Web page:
András Pándy


András Pándy

András Pándy (born June 1, 1927, Chop, Ukraine) is a convicted Belgian serial killer of Hungarian origin. He is currently serving a life sentence for the murder of his two wives and four children, after he was arrested when his daughter, partner in crime and former lover Ágnes confessed being involved in at least five of the murders. A former clergyman, he was dubbed “Father Bluebeard” by some of the Belgian press.[1]

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Disappearances

Pándy met his first wife, Ilona S?rés, in 1957. In the wake of the communist era, they fled from Hungary to Belgium. A year later, daughter Ágnes was born; sons Dániel and Zoltán were born in 1961 and 1966, respectively. A year later, the couple divorced when Pándy accused Ilona of infidelity. She moved away from the house, taking her sons, but leaving her daughter behind, who soon became the victim of an incestuous relationship with her father.

At the beginning of the 1970s, Pándy began courting other women through dating services, often giving them a false name and job description, using the motto “European Honeymoon” in the ads. By the end of the decade, he visited Hungary again, meeting his future second wife, Edit Fintor, a married woman with three children, Tünde, Tímea and Andrea. He seduced the woman, who, according to her then-husband, was effectively eloped by Pándy to Belgium.

Disappearances began in 1986: first, wife Edit, then her 13-year-old daughter Andrea – Pándy claimed to Edit’s lover they moved to Germany. In 1988, his ex-wife Ilona and her sons disappeared – Pándy first claimed they moved to France, later claimed South America. Finally in 1990, after sending Ágnes to a vacation with his children, Tünde disappeared – Pándy later claimed that he threw her out of the house.

Ágnes’s confession

Ágnes bottomed out in November 1997: after reporting her father in 1992 for sexual abuse, she turned herself in to the police, confessing the murders of the disappeared relatives. According to her, she was solely responsible for the murder of her mother Ilona, and took part in the murder of Dániel, Zoltán and Andrea. (She refused to mention Tünde’s case.) The modus operandi presented by her was, in two cases, murder by a handgun, and head trauma caused by a heavy blunt object. The corpses were then dismembered, partly dissolved in acid in the basement, and partly taken to a local abattoir.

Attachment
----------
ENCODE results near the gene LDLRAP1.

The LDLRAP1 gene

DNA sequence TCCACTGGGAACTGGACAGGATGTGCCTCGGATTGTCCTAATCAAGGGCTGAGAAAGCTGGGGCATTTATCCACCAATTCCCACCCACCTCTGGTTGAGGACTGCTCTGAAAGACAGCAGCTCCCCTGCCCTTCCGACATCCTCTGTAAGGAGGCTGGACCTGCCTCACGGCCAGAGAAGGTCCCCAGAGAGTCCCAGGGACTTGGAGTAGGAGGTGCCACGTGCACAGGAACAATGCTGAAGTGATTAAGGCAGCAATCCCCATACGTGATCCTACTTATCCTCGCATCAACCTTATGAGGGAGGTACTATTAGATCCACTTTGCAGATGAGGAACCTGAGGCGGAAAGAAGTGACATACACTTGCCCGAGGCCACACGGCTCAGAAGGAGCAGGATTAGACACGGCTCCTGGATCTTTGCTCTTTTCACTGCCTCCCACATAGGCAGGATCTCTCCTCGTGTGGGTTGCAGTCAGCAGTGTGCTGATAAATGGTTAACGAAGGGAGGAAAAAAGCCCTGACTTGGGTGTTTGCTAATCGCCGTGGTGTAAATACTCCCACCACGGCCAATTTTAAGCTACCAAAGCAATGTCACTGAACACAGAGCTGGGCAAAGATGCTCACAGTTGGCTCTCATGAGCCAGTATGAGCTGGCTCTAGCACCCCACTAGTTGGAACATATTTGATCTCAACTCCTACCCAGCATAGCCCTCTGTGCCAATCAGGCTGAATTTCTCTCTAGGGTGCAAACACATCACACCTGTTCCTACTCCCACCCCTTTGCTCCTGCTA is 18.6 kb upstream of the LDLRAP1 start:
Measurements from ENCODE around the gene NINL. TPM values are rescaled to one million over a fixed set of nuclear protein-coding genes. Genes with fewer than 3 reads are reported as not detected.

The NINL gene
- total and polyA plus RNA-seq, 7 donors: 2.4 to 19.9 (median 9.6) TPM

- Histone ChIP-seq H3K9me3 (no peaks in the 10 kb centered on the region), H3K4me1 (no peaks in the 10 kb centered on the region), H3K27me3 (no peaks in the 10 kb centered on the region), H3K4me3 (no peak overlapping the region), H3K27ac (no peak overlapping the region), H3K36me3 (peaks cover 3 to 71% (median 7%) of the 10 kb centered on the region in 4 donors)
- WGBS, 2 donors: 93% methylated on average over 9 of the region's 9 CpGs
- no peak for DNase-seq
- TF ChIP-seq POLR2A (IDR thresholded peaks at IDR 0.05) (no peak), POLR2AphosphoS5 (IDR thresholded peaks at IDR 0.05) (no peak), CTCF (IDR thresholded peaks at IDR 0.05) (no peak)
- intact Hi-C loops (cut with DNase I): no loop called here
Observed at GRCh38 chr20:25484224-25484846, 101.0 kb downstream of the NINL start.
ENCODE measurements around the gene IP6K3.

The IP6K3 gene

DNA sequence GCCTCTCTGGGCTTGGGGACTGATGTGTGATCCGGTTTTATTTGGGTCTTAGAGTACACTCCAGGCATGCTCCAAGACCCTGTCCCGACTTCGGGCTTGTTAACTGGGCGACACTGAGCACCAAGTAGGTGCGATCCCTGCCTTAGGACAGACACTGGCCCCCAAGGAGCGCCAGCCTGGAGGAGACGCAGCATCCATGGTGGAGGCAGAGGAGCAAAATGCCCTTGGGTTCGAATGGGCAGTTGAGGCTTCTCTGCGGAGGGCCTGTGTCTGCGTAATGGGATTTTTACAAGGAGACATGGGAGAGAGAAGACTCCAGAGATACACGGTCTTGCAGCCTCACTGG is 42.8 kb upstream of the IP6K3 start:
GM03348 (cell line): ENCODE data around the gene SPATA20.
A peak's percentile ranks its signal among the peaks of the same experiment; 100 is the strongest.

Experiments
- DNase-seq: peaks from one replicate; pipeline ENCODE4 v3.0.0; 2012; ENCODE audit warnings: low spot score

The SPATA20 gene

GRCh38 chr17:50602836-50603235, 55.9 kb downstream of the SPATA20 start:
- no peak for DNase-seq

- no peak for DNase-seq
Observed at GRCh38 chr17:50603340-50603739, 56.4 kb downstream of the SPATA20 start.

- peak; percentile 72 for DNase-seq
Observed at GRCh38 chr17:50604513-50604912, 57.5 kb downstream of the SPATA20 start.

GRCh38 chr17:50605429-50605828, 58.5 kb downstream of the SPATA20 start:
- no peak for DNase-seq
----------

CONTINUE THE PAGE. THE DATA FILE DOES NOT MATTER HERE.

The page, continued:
Tímea’s escape

In 1984, Pándy began another incestuous relationship with his stepdaughter Tímea. Ágnes, in a fit of jealousy, tried to bludgeon Tímea to death like the others, but was startled. Tímea fled the house, and soon immigrated to Canada.

Arrest, trial and conviction

Pándy was arrested October 16, 1997 – a date coinciding with a demonstration for the victims of another Belgian serial killer, Marc Dutroux. The case got worldwide media coverage, especially after Pándy’s deadpan reaction to his surroundings. Pándy was sentenced to life in prison. When Pándy turned 80, prison authorities began looking to put him in a retirement home. [2]

See also

  • Marc Dutroux

References

  1. ^ Gazsó L. Ferenc (1998). “Nászút az ördöggel. http://www.hhrf.org/korunk/9812/12k01.htm. Retrieved September 9, 2007. 
  2. ^ Index – Életfogytiglant kapott Pándy

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